BenchCrypt Crypto AES-128 (GB/s) 33 [=] 33 [=] 33.18 No performance difference here at all.
BenchCrypt Crypto SHA2-256 (GB/s) 26.2 [-4%] 27.2 [=] 27.2 VM is 4% slower here.
BenchCrypt Crypto SHA1 (GB/s) 43.1 [-5%] 45.4 [=] 45.5 Less compute intensive SHA1 makes VM 5% slower.
BenchCrypt Crypto SHA2-512 (GB/s) 22 22.7 [-4%] 22.9 SHA2-512 is compute intensive thus same performance.
The memory sub-system bandwidth is crucial here, and we see the least variation in performance – even the VM ties up with bare metal in two tests. For streaming tests, HV does not affect performance – we shall later see if this holds for latency tests.
BenchFinance Black-Scholes float/FP32 (MOPT/s) 269 [-20%] 335 [-1%] 337 With BS we see the biggest VM hit of 20%.
BenchFinance Black-Scholes double/FP64 (MOPT/s) 238 [-18%] 288 [-1%] 290 Using FP64 we see a similar 18% loss.
BenchFinance Binomial float/FP32 (kOPT/s) 64.6 [-5%] 67.3 [-1%] 68.1 Binomial uses thread shared data and here we see a 5% loss.
BenchFinance Binomial double/FP64 (kOPT/s) 67.2 [-6%] 71.8 [=] 71.85 With FP64 code we see a 6% loss.
BenchFinance Monte-Carlo float/FP32 (kOPT/s) 246 [-3%] 252 [=] 253 Monte-Carlo also uses thread shared data but read-only thus reducing modify pressure on the caches.
BenchFinance Monte-Carlo double/FP64 (kOPT/s) 102 [-2%] 103 [-1%] 103.9 Switching to FP64 we see only a 2% loss.
With non-SIMD financial workloads, we see the biggest performance drop for VM of ~20%, though other tests are just 2-6% slower. Root partition use is just 1% slower than bare metal which is within margin of error. Still, it is more likely that the GPGPU will be used for such workloads today.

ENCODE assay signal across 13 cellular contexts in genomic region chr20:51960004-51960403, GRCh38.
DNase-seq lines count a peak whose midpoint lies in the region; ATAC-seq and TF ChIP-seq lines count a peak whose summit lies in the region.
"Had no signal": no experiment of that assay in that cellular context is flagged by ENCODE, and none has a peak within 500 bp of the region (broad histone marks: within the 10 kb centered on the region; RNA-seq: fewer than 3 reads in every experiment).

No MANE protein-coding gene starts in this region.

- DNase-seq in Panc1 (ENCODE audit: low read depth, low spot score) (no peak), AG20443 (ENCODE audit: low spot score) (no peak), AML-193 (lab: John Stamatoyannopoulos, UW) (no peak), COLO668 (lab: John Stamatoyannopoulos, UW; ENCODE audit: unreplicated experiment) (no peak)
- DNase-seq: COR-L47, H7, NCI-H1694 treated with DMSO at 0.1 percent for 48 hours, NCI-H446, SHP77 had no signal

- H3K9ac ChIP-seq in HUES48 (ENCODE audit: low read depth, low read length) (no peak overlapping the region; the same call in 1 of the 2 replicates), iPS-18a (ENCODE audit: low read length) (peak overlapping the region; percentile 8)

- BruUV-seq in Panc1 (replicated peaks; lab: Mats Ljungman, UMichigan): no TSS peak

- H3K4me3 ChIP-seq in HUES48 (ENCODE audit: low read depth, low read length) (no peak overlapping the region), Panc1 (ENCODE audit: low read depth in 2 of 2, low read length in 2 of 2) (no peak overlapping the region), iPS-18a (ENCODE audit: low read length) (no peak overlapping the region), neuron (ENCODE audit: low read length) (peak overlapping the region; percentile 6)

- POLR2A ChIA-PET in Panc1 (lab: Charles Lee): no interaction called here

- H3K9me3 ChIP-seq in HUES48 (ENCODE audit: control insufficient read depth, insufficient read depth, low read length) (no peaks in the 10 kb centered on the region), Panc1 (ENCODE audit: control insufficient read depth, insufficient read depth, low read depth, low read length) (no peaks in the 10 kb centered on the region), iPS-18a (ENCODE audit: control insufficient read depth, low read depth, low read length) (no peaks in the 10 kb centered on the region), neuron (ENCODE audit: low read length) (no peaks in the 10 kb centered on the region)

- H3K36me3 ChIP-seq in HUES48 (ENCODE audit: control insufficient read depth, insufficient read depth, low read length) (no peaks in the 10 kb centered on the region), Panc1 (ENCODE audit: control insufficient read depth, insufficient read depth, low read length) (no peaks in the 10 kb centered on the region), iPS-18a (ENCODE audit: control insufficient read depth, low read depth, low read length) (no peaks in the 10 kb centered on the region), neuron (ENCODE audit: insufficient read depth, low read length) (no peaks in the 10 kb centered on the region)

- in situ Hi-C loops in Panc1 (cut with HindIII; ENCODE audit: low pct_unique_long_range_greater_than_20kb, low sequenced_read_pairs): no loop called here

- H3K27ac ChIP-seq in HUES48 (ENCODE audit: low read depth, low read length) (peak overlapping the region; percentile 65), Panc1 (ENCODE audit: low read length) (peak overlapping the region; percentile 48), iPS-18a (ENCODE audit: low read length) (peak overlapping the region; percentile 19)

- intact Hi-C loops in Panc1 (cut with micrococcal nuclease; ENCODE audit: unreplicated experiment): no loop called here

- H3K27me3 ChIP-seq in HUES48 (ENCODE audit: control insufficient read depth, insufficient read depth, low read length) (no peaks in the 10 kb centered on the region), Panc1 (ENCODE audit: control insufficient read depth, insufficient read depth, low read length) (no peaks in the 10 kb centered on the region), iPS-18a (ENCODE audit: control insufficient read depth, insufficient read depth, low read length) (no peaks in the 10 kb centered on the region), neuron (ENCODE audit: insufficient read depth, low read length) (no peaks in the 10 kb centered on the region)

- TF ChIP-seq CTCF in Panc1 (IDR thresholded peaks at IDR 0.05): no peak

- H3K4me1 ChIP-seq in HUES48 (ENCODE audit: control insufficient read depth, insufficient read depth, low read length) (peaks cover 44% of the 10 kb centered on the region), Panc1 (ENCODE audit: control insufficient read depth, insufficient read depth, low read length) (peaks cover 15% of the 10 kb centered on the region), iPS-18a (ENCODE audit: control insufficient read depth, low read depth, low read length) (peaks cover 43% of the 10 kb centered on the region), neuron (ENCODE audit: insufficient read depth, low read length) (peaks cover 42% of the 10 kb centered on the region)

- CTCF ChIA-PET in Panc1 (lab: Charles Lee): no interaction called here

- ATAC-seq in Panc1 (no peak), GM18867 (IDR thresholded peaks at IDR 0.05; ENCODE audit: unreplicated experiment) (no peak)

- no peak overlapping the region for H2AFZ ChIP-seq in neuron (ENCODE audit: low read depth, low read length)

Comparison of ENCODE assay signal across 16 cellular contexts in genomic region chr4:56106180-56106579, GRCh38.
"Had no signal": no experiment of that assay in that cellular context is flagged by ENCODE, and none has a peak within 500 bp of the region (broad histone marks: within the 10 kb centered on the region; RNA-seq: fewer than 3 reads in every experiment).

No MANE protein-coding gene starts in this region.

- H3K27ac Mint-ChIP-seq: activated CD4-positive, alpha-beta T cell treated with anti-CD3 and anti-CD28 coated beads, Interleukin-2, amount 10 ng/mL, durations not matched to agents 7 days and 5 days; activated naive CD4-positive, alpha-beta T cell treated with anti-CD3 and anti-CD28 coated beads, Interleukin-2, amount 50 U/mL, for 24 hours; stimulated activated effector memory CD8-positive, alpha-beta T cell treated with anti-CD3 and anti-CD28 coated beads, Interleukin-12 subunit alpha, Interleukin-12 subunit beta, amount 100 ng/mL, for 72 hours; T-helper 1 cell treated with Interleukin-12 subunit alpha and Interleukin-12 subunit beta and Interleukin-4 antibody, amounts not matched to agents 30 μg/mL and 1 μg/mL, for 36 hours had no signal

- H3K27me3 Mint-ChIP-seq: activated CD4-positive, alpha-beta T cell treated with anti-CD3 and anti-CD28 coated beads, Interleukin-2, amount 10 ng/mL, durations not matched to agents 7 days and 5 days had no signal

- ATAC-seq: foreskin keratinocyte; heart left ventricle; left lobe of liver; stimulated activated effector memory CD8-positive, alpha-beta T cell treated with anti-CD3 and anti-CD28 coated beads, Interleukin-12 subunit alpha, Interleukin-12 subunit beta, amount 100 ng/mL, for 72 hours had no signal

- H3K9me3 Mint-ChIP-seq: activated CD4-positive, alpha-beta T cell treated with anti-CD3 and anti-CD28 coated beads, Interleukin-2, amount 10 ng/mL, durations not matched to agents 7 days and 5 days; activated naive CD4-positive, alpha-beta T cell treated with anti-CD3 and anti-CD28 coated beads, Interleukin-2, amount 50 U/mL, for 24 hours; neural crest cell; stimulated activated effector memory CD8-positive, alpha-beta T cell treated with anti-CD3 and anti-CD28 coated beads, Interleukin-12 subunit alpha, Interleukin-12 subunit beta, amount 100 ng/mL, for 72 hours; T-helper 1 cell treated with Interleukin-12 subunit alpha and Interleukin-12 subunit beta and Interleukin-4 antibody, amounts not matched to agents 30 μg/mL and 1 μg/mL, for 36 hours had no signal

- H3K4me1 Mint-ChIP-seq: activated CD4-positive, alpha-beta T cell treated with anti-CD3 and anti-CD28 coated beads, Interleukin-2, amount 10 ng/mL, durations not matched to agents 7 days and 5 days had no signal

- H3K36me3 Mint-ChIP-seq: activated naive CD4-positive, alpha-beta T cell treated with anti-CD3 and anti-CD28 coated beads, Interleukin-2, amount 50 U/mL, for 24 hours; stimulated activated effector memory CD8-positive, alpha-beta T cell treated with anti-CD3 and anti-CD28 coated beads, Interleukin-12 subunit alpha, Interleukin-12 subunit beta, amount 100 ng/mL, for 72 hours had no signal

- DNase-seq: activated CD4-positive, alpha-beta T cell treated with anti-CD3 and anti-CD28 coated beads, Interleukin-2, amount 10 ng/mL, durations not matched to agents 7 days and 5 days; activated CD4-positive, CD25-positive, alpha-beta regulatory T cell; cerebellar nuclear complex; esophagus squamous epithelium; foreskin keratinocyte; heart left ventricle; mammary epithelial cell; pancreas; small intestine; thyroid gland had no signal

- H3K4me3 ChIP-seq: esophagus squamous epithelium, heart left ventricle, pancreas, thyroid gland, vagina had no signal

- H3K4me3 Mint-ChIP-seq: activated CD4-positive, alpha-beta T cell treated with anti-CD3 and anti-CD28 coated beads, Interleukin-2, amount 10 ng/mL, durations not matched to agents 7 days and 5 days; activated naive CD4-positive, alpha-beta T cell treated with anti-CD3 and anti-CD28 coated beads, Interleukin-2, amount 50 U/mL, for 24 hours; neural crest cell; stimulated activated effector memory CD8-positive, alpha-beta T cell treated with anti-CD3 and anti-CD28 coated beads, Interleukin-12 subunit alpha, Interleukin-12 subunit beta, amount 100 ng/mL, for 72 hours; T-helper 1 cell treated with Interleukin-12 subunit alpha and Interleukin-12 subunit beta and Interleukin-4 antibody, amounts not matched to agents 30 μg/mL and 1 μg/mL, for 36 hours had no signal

BenchScience SGEMM (GFLOPS) float/FP32 706 [+1%] 708 [+2%] 698 In this tough vectorised algorithm, we see minor changes.
BenchScience DGEMM (GFLOPS) double/FP64 292 [+2%] 286 [+1%] 284 With FP64 vectorised code, minor change.
BenchScience SFFT (GFLOPS) float/FP32 38 [-3%] 39 [=] 39.12 FFT is also heavily vectorised but memory dependent still minor.
BenchScience DFFT (GFLOPS) double/FP64 18.78 [-5%] 19.65 [=] 19.7 With FP64 code, nothing much changes.
BenchScience SNBODY (GFLOPS) float/FP32 573 [-4%] 591 [=] 592 N-Body simulation is vectorised but with more memory accesses.
BenchScience DNBODY (GFLOPS) double/FP64 171 [-4%] 179 [=] 179 With FP64 code we see 4% loss.
With highly vectorised SIMD code (scientific workloads), the performance changes become minimal – with even VM at most 4% slower and in some cases even slightly faster (likely due to synchronisation). For such heavy compute, you can even use VMs with no appreciable performance loss; naturally root partition shows no loss whatsoever.
Neural Networks NeuralNet Single SCNN Inference (Samples/s) 56.37 [-7%] 61.49 [+1%] 60.94 Also heavily vectorised, inference is 7% slower in VM.
Neural Networks NeuralNet Single SCNN Training (Samples/s) 8.59 [-6%] 9.17 [=] 9.1 Training is compute intensive but we see similar results.
Neural Networks NeuralNet Double DCNN Inference (Samples/s) 20.22 [-7%] 20.23 [-7%] 21.68 FP64 brings first loss for root at 7% (same as VM)
Neural Networks NeuralNet Double DCNN Training (Samples/s) 3.07 [-5%] 2.98 [-7%] 3.2 FP64 training  shows a similar 7% loss.
Neural Networks NeuralNet Single SRNN Inference (Samples/s) 60.8 [-15%] 71.77 [=] 71.84 RNN is memory access heavy and here VM takes 15% loss.
Neural Networks NeuralNet Single SRNN Training (Samples/s) 6.03 [-6%] 5.99 [-6%] 6.37 Training is compute intensive but VM is just 6% slower.
Neural Networks NeuralNet Double DRNN Inference (Samples/s) 29.92 [-13%] 34.26 [=] 34.3 FP64 also brings a VM loss of 13% here.
Neural Networks NeuralNet Double DRNN Training (Samples/s) 3.37 [-3%] 3.51 [+1%] 3.45 Traning brings down loses to just 3% for VM.
While heavily vectorised/SIMD, neural networks are also memory intensive which for the first time shows a loss for root partition, likely to different memory access latencies. However this is a very isolated result, not seen in other tests (so far). VM use also shows the largest performance loss of up to 15% though usual loses are between 5-7%.